3.5⭐️ – Remi’s plans for the summer crash when her father blackmails her into visiting him and his extremely famous wife Serena in South Carolina. Despite the method he chose to get her to come or his attitude during the divorce, Remi hopes he’s still the man who taught her to love space and the stars, a shared love that set her on track to study at MIT and maybe, someday, become an astronaut. While rekindling the relationship and getting to know her new stepmother, Remi meets a local girl, Harper, who takes her breath away right from the start. When Remi finds out that her stepmother’s restaurant is putting Harper’s parents’ at risk, she decides not to tell Harper about her ties to Serena right away.
The first relationship the author focuses on is that between Remi and her dad. Remi is angry at him for not being the wonderful man she thought he was, her best friend while growing up. The way she deals with her conflicted feelings is surprisingly mature, even if I sometimes felt like she was giving in too easily. I’m definitely not judging, especially as she seems to be able to see the whole picture in a way I never could at her age, when I was struggling with the relationship with my own father.
I never completely warmed up to Remi, and since the story is told from her POV exclusively, it didn’t touch me as much as I hoped. There’s a lot I can forgive from teenagers that would highly irritate me with adults, but it doesn’t mean that I didn’t roll my eyes a lot at Remi’s procrastinating in telling Harper the truth. She is extremely smart, and I get that, and still very young at the same time, all the more so as she’s foregone a lot of teenage experiences by focusing on her studies. She had a boyfriend for a couple of months but has never been to a party, for example. So yes, she’s a bit pompous at times and can be really condescending, but I guess that comes from being a clever eighteen-year-old? Hopefully, she’ll learn from this summer. The ending gives hope for that.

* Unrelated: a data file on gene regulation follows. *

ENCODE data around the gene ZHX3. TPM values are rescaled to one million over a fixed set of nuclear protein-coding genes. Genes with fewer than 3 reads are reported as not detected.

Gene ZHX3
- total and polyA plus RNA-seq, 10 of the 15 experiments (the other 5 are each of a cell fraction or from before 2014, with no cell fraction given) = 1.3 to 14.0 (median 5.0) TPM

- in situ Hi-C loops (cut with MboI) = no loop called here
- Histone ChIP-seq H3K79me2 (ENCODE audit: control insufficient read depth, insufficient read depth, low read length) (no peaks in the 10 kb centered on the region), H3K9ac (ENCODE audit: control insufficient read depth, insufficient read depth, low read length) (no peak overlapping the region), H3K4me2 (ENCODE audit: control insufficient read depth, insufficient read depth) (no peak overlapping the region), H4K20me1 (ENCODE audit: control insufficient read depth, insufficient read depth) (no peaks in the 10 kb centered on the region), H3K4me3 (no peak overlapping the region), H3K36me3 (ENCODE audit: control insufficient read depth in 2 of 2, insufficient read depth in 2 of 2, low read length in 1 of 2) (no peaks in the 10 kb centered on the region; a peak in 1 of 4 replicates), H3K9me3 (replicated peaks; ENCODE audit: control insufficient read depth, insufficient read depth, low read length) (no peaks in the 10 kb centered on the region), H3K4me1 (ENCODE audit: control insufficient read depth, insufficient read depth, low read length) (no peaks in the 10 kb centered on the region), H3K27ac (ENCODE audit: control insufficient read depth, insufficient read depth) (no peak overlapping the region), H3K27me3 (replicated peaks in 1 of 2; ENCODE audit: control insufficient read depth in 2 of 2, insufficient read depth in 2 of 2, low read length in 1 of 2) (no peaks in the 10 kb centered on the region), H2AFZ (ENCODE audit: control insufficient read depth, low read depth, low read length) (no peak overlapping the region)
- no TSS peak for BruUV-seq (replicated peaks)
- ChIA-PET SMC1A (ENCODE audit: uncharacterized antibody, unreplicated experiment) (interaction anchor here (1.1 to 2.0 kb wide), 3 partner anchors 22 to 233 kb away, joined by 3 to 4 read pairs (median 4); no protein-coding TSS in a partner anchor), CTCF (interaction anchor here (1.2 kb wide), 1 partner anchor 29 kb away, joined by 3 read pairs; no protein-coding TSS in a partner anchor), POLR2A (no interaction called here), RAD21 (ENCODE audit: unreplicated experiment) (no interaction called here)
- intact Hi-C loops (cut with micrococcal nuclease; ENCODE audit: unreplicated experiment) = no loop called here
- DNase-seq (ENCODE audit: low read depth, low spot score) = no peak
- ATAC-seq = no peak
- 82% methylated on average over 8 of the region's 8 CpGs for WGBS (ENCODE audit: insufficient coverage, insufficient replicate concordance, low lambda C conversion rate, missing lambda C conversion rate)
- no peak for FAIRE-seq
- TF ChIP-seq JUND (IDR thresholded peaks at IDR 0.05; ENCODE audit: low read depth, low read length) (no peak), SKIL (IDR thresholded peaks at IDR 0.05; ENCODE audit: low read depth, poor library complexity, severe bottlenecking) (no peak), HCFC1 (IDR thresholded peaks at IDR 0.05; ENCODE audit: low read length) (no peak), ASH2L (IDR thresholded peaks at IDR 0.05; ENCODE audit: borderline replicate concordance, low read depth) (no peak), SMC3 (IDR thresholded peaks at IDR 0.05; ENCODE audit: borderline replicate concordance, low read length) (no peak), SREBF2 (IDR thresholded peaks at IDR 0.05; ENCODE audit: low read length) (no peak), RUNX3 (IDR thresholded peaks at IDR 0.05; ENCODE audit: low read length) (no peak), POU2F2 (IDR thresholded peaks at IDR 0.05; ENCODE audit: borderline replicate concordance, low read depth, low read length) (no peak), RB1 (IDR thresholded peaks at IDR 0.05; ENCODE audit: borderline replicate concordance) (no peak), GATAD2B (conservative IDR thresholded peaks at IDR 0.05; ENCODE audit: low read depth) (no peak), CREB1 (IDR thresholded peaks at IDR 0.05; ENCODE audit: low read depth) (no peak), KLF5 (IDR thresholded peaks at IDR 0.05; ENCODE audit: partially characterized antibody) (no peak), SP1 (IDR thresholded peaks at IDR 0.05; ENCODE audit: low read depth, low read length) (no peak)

Harper on the other hand is immediately likeable. She’s not perfect, she can be a little unfair, but she’s sweet and funny and encouraging without being patronising. I had absolutely no problem believing in the chemistry between Remi and Harper. In fact, the connection the two characters feel and the longing, especially in the last chapters, is what I most enjoyed reading this book.
Serena is another interesting character, a superstar whose neighbours are no other than Reagan and Blair from Hammers, Strings, and Beautiful Things. Serena is a lot less shallow and snotty than Remi expected, unlike her son Theo.
I liked the setting, the summer atmosphere, the stargazing, all the talk of food. I wasn’t blown away by this book, but I still recommend it. There are quite a few very sweet scenes and I already mentioned the chemistry.